The confusion of talking about sex-selection

12 January 2018

A model and former Miss Great Britain has defended her decision to select the sex of her next baby on BBC Radio 5 Live.

Danielle Lloyd spoke with presenter Emma Barnett about her desire to mother a girl alongside her four boys. Admitting her decision to pursue sex-selection would be seen by some as “a little bit selfish”, Lloyd expressed her “dream to have a little girl” and how she feels “a bit lonely with having four boys because it’s all football and boy stuff.” When Lloyd said  she “would like to do girly stuff” as well, Barnett challenged this by asking “But what if she’s not a girly girl? You can’t decide their personality, you can decide their gender, but she could be into football as well.” Lloyd admitted this, but said “It’s about having a little mini me as well.”

The discussion raises some interesting questions not only on sex-selection but highlights society’s inconsistent understanding of the concepts of gender and sex.

Reasons commonly given for sex-selection:

  • The technology is available
  • I’ve always wanted a boy/girl
  • Control of male/female ratio in family
  • Other people are doing it in other countries.

Reasons sex-selection is wrong

  • Sex-selection involves in vitro-fertilisation (IVF) that in this case necessitates the destruction of human embryos – conceived human beings.
  • Sex-selection whether by abortion or genetic diagnosis is illegal in the UK. While sex-selection sadly is allowed in other countries, that does not validate the practice. Sex-selection is unethical and British law is written to reflect this.
  • Sex-selection reinforces inequality in value placed on male and female. Most often, the process sees female embryos discriminated against in favour of male. This is sex-discrimination at its worst.
  • Sex-selection involving genetic diagnosis promotes and normalises the notion of designer babies. Embryos can be selected based on their ‘purer’ make-up at the expense of other embryos. Embryos that screen positively for a perceived defect or disability such as Down’s Syndrome are destroyed as they do not fit the idea of a ‘perfect baby’.
  • Sex-selection is an attempt to treat the underlying problems of dissatisfaction and discontent in a family – but playing God cannot grant happiness. Children are a gift from God and are to be appreciated and received as part of his plan and sovereign control over natural process. (Psalm 127.3-5)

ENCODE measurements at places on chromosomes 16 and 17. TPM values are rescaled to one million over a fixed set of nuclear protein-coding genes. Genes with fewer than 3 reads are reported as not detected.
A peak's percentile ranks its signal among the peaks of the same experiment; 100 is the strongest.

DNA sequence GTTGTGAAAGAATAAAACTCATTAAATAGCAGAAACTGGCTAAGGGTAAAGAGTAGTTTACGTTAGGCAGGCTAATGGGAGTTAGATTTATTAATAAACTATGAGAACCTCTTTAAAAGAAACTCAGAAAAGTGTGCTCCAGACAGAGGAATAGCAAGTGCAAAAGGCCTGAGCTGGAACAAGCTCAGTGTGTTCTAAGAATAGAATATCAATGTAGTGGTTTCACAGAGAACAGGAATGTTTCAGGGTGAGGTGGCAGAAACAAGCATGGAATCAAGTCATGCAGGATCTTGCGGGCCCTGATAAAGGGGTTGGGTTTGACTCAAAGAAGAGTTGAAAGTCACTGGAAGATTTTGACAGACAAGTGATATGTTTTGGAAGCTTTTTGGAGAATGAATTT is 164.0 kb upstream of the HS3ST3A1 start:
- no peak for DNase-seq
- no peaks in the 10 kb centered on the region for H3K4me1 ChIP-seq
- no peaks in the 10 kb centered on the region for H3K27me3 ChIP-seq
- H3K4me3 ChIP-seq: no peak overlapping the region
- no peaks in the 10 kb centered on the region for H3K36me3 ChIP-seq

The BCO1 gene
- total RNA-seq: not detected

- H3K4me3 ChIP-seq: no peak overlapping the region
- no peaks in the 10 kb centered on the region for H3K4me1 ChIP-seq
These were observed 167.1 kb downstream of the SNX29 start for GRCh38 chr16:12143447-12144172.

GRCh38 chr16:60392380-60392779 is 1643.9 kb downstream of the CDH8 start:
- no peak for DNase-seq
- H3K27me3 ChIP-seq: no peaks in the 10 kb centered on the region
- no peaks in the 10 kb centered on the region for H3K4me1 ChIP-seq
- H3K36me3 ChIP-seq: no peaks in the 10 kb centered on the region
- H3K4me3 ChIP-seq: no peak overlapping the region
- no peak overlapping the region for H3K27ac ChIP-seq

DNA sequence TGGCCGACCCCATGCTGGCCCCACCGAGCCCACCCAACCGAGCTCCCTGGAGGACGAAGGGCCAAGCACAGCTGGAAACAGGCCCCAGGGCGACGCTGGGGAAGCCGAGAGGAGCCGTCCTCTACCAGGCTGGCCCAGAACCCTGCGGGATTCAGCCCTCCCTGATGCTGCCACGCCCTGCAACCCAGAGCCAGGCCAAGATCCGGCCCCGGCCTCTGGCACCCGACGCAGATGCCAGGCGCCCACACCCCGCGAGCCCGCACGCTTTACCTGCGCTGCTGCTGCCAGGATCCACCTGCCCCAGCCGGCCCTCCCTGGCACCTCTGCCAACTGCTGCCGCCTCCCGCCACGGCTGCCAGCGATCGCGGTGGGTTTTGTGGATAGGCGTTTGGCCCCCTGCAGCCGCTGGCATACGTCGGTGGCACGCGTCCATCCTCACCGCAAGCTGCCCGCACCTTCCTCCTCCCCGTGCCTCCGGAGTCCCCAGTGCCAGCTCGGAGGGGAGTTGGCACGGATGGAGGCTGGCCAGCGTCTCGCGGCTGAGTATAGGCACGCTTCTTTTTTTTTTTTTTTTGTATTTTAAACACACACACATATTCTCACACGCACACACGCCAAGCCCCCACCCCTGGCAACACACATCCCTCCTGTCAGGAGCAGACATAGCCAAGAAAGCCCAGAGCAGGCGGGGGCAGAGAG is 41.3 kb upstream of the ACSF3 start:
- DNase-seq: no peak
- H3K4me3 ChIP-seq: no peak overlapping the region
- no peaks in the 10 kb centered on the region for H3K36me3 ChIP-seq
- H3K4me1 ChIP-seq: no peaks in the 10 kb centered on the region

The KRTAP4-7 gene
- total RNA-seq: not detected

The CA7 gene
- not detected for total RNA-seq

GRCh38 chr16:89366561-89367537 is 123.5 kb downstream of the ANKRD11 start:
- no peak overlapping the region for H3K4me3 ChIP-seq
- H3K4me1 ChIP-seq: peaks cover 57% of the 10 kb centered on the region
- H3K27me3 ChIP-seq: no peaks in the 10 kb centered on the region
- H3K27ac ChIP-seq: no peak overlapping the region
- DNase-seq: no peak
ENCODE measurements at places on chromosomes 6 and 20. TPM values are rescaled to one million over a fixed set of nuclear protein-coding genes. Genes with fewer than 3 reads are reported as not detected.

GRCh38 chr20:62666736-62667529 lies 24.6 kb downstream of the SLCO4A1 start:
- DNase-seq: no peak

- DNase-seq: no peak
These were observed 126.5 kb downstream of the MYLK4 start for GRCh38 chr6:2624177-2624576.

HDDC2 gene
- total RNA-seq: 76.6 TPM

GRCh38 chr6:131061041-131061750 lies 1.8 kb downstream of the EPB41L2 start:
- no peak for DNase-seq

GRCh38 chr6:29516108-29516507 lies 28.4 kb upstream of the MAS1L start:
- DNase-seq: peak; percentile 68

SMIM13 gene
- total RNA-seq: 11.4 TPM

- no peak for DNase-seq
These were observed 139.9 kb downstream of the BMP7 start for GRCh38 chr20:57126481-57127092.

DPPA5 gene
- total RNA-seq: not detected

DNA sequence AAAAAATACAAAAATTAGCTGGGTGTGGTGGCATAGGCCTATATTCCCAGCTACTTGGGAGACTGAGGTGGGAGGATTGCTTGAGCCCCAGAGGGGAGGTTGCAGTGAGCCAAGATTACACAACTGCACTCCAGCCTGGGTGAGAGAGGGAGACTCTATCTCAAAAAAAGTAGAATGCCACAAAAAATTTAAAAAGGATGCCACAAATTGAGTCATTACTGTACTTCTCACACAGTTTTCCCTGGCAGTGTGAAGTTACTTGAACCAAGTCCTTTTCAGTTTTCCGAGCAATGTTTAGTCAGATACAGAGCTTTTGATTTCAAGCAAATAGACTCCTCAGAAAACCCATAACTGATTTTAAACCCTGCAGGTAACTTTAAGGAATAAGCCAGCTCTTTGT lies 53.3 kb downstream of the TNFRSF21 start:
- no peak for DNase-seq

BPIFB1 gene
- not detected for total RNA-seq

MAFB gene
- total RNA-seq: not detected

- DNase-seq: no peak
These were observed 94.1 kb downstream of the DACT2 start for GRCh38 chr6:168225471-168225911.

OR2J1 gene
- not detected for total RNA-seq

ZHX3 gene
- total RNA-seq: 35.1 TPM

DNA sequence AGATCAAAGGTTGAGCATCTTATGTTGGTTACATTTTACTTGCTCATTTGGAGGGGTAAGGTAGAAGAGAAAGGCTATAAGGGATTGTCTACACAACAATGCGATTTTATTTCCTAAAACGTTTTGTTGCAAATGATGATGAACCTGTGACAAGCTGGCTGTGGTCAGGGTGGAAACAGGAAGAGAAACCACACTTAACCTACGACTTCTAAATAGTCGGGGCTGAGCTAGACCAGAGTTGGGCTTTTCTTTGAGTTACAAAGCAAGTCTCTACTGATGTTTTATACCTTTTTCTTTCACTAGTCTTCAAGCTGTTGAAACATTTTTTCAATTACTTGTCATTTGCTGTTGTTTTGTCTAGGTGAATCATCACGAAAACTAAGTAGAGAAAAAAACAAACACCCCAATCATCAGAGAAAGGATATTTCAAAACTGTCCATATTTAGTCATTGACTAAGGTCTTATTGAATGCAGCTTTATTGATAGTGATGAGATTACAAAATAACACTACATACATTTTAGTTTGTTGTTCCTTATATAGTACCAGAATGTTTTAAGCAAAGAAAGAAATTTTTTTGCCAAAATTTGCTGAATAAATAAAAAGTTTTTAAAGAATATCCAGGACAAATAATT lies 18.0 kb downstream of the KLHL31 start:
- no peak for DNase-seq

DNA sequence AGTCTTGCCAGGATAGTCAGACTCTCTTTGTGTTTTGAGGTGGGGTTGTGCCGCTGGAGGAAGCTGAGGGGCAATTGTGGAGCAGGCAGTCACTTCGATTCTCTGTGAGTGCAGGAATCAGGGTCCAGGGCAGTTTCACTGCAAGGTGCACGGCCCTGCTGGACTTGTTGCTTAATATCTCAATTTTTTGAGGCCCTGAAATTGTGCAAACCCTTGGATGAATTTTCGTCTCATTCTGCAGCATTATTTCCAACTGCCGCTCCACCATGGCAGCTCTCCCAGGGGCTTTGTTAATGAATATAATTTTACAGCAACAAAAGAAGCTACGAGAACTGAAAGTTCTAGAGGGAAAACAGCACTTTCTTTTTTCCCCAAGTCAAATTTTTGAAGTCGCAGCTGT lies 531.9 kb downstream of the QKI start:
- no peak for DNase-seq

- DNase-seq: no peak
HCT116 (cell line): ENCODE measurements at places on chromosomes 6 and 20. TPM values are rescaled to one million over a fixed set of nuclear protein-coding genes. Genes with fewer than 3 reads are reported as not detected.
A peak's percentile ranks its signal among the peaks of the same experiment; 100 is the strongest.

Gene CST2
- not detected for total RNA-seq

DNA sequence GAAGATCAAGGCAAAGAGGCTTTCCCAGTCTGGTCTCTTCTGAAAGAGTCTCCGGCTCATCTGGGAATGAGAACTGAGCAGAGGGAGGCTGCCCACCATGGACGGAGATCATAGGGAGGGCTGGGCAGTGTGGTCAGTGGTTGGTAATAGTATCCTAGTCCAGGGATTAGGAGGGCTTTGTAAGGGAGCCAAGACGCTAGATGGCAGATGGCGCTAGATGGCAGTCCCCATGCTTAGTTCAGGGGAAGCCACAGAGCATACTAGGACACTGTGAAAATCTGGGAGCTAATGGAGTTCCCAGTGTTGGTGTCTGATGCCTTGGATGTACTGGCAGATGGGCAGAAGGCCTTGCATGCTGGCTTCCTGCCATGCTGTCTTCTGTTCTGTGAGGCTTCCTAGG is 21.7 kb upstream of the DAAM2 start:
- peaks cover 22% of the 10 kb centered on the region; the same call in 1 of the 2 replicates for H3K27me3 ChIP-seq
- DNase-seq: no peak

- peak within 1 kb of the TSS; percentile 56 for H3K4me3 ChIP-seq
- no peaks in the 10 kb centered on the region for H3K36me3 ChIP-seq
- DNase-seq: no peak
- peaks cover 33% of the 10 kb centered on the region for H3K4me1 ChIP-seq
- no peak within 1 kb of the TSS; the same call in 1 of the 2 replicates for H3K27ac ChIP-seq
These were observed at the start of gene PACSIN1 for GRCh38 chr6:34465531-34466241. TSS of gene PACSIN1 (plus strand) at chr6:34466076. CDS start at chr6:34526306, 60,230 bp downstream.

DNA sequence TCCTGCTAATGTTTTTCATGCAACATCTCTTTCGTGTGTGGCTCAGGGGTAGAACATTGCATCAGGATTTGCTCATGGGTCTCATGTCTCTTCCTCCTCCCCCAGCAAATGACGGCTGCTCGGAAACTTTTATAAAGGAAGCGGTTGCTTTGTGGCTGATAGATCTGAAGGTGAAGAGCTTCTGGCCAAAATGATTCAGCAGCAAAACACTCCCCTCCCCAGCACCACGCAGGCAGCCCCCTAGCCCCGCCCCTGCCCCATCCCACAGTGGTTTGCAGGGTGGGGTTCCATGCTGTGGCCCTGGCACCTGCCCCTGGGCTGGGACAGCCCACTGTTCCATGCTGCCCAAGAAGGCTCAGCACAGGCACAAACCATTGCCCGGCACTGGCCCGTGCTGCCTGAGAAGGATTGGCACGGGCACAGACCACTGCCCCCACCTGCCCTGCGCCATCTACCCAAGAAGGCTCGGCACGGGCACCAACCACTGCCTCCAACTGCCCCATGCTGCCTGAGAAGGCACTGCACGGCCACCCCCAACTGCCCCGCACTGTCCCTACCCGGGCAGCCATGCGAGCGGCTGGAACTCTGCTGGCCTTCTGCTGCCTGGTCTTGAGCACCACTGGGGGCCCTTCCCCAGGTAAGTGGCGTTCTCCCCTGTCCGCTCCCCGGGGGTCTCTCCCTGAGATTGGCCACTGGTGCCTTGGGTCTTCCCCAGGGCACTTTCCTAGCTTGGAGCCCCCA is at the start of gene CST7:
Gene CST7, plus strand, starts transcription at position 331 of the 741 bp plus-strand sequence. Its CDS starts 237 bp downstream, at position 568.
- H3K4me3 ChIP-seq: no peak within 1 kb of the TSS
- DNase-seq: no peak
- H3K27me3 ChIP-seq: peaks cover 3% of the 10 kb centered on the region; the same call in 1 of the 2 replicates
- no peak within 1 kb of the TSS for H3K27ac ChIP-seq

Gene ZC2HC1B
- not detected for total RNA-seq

Gender/sex confusion

Emma Barnett’s interview with Danielle Lloyd reinforced the fact that our society is deeply confused in its discussions of gender and sex. With transgender ideology’s role as the latest social fad, discussions of identity and how identity is established present a minefield for any conversation on sex and gender. Barnett said to Lloyd “you can’t decide their personality, you can decide their gender”.

Even in the unethical scenario of choosing whether your child is male or female, Barnett’s statement goes against trans-ideology that says our gender cannot be decided for us – we can decide our own. We are told that sex and gender are not the same. You may be born as a male, but your gender may be female or vice-versa and you have the right and ability then to change your sex if you so desire.

Christians must submit to God’s plan

This confusing differentiation lacks any foundation in scientific reality and for Christians is a scripturally – and so spiritually – untenable position. Despite the paralysing nature of the way terms are fluidly defined and used in the gender debate, Christians must strive to understand how to interact with our confused culture and be bold and gracious in speaking truth.

Whether in a parent’s sex-selection of their child via genetic diagnosis or a person’s attempt at sex-selection via transgender confusion and surgical procedures, Christians must submit to God’s model for humanity, the moral foundation prescribed in His word, and the multiple features of this life that He sovereignly chooses to give or withhold for our good and His glory.

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